Crumbling ruins become family homes on Restoration Australia

Sibella Court hosts the new TV series Restoration Australia.
Sibella Court hosts the new TV series Restoration Australia. ABC TV

INTREPID Aussie families undertake labours of love in the new series Restoration Australia.

The seven-part series, filmed over two years, follows the efforts to restore seven neglected buildings ranging from Georgian mansions to colonial pug and pine huts.

Host Sibella Court follows the progress of Aussie battlers facing an array of challenges from budgets to the weather and strict heritage rules.

"Most people need to go into something like this quite naively, or else they wouldn't do it," Court tells APN.

"It takes a lot of patience and stamina. They have to have a variety of skill sets as well. You need that in any building job and even more so in restoration. There are long periods of time where you can't see what's happening (with the infrastructure) and it can be frustrating and morale destroying."

Court is a designer, stylist and author with a degree in history. She is also the daughter of a builder and has a passion for hand-crafted wares and heritage trades.

"I absolutely can relate to the romance of the restoration," she says.

"At the end of the day these are not period houses that are historic sites. They're family homes that people are going to live in; history is living. They have all been sensitive to the past and the people who lived there and have loved the discovery of those stories, but they're the new storytellers.

Clay and Narelle pictured in front of the ruins of Keith Hall in a scene from Restoration Australia.
Clay and Narelle pictured in front of the ruins of Keith Hall in a scene from Restoration Australia. Tony Hill

"After working in a more commercial space - where you hear 'we're going to paint this beige because it's good for the rental market' - this is a lovely breath of fresh air."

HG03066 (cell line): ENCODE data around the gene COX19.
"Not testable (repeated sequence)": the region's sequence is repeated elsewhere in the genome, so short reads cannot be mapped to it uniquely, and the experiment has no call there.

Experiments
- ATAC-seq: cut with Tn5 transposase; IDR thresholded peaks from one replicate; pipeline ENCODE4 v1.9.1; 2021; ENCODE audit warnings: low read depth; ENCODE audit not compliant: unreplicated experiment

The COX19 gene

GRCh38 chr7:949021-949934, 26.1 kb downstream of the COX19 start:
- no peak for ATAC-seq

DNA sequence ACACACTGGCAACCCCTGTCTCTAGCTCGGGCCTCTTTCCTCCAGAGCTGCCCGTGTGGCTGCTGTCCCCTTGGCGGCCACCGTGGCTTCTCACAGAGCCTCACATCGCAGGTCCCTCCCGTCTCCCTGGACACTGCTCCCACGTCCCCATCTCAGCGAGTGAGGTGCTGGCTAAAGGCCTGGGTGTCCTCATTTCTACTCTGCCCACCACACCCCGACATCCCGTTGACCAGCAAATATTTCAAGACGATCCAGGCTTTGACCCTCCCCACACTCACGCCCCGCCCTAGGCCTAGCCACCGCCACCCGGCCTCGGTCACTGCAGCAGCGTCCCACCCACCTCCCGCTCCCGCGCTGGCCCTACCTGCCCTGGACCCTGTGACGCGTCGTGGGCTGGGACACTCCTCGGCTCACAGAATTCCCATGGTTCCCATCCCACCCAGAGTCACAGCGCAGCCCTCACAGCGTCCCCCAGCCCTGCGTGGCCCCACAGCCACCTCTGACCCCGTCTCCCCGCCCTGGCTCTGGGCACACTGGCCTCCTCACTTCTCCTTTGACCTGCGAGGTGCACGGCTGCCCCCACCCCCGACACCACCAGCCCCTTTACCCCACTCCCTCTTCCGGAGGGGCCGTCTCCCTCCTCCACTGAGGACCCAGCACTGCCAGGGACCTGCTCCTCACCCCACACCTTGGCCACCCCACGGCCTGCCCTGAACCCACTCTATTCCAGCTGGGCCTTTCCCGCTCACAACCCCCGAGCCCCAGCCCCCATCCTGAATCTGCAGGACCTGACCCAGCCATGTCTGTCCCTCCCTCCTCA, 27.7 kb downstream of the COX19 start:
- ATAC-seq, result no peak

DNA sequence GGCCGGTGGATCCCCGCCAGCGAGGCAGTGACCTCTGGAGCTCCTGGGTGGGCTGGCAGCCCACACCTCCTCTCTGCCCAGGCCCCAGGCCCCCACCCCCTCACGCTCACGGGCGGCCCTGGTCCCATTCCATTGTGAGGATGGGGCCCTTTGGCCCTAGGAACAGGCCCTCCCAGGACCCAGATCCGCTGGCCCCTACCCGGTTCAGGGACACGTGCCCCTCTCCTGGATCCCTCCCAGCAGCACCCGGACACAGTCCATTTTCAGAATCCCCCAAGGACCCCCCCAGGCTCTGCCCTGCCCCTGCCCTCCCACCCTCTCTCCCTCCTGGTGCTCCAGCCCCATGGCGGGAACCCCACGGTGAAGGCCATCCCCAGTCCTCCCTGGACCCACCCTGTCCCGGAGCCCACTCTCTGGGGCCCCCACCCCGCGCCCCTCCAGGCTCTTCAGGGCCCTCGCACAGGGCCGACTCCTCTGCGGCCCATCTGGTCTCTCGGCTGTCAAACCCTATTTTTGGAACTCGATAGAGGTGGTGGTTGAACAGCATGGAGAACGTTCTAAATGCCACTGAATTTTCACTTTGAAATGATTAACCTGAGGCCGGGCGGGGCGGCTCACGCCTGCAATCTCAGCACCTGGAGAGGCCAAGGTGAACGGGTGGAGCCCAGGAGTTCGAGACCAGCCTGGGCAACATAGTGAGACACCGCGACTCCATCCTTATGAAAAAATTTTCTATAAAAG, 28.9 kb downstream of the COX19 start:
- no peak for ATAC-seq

Travelling across NSW, Victoria, Tasmania and South Australia to regularly check the seven projects, Court says she was inspired by the resilience she saw.

"I got very inspired by all the couples and families who were involved in the project.

"They all came out so strong and with so many new skills, and I think their relationships were better. For everyone this was very much about a journey, not the finished project. It's a lifestyle choice... They expect to be in these places for a long time."

The Women of Style Award winner has a handy analogy for the difference between renovation and restoration.

"It's like the difference between slow food and fast food," she says. "The nutritional value is quite different.

"What we've done is find the knowledge. With a lot of the old trades there are not a lot of people who can pass on that information in Australia."

This is the first TV presenting role for Court, who looks up to Grand Designs host Kevin McLeod.

"If only I could be Kevin McLeod. His delivery is just spectacular," she says.

"Being a stylist for 22 years I'm usually behind the camera.

"I was hired and I started two weeks after that. It was a pretty fast pace. I was thrown into it. There's so much I've learned on this project. I will be looking very differently at the next thing I do."

Restoration Australia debuts tonight at 8.30pm on ABC1.

Topics:  abc1 restoration

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